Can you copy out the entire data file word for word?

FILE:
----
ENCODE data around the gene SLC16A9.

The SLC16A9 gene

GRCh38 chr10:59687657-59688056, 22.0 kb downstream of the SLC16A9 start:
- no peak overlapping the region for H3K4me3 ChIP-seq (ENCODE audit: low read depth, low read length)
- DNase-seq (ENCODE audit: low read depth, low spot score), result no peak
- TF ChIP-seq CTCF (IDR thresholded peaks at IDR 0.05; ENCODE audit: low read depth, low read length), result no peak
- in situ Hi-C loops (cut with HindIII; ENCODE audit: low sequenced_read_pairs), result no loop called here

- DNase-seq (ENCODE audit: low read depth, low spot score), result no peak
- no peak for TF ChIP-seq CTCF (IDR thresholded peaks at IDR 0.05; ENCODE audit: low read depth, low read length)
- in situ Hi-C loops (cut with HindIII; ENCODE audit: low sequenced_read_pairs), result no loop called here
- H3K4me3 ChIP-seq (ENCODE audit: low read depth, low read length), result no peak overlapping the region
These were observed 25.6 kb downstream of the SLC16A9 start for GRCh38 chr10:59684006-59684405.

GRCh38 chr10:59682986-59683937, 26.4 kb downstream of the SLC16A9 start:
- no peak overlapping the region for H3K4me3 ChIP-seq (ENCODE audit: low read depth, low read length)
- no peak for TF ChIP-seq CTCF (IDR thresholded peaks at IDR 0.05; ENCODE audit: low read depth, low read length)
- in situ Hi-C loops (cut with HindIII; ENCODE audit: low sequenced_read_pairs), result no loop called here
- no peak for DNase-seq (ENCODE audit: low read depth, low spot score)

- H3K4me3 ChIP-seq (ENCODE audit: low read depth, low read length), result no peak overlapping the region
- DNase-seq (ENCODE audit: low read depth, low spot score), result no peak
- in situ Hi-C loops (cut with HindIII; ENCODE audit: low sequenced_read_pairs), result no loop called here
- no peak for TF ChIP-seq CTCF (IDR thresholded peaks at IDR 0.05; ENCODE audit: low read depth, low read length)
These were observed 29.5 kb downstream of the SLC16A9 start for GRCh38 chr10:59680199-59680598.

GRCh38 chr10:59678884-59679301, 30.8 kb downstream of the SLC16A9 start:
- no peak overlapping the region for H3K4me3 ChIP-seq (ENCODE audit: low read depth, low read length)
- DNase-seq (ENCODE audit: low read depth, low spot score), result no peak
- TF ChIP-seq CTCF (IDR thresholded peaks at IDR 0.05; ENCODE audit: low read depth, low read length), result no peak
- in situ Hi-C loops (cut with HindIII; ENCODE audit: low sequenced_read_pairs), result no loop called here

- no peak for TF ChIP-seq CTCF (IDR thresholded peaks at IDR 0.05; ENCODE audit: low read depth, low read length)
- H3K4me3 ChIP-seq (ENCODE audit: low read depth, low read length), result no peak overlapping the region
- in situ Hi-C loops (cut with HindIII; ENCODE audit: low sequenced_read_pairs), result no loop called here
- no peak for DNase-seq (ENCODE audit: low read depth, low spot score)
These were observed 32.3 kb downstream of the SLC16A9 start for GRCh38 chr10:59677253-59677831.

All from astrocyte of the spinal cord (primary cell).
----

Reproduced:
ENCODE data around the gene SLC16A9.

The SLC16A9 gene

GRCh38 chr10:59687657-59688056, 22.0 kb downstream of the SLC16A9 start:
- no peak overlapping the region for H3K4me3 ChIP-seq (ENCODE audit: low read depth, low read length)
- DNase-seq (ENCODE audit: low read depth, low spot score), result no peak
- TF ChIP-seq CTCF (IDR thresholded peaks at IDR 0.05; ENCODE audit: low read depth, low read length), result no peak
- in situ Hi-C loops (cut with HindIII; ENCODE audit: low sequenced_read_pairs), result no loop called here

- DNase-seq (ENCODE audit: low read depth, low spot score), result no peak
- no peak for TF ChIP-seq CTCF (IDR thresholded peaks at IDR 0.05; ENCODE audit: low read depth, low read length)
- in situ Hi-C loops (cut with HindIII; ENCODE audit: low sequenced_read_pairs), result no loop called here
- H3K4me3 ChIP-seq (ENCODE audit: low read depth, low read length), result no peak overlapping the region
These were observed 25.6 kb downstream of the SLC16A9 start for GRCh38 chr10:59684006-59684405.

GRCh38 chr10:59682986-59683937, 26.4 kb downstream of the SLC16A9 start:
- no peak overlapping the region for H3K4me3 ChIP-seq (ENCODE audit: low read depth, low read length)
- no peak for TF ChIP-seq CTCF (IDR thresholded peaks at IDR 0.05; ENCODE audit: low read depth, low read length)
- in situ Hi-C loops (cut with HindIII; ENCODE audit: low sequenced_read_pairs), result no loop called here
- no peak for DNase-seq (ENCODE audit: low read depth, low spot score)

- H3K4me3 ChIP-seq (ENCODE audit: low read depth, low read length), result no peak overlapping the region
- DNase-seq (ENCODE audit: low read depth, low spot score), result no peak
- in situ Hi-C loops (cut with HindIII; ENCODE audit: low sequenced_read_pairs), result no loop called here
- no peak for TF ChIP-seq CTCF (IDR thresholded peaks at IDR 0.05; ENCODE audit: low read depth, low read length)
These were observed 29.5 kb downstream of the SLC16A9 start for GRCh38 chr10:59680199-59680598.

GRCh38 chr10:59678884-59679301, 30.8 kb downstream of the SLC16A9 start:
- no peak overlapping the region for H3K4me3 ChIP-seq (ENCODE audit: low read depth, low read length)
- DNase-seq (ENCODE audit: low read depth, low spot score), result no peak
- TF ChIP-seq CTCF (IDR thresholded peaks at IDR 0.05; ENCODE audit: low read depth, low read length), result no peak
- in situ Hi-C loops (cut with HindIII; ENCODE audit: low sequenced_read_pairs), result no loop called here

- no peak for TF ChIP-seq CTCF (IDR thresholded peaks at IDR 0.05; ENCODE audit: low read depth, low read length)
- H3K4me3 ChIP-seq (ENCODE audit: low read depth, low read length), result no peak overlapping the region
- in situ Hi-C loops (cut with HindIII; ENCODE audit: low sequenced_read_pairs), result no loop called here
- no peak for DNase-seq (ENCODE audit: low read depth, low spot score)
These were observed 32.3 kb downstream of the SLC16A9 start for GRCh38 chr10:59677253-59677831.

All from astrocyte of the spinal cord (primary cell).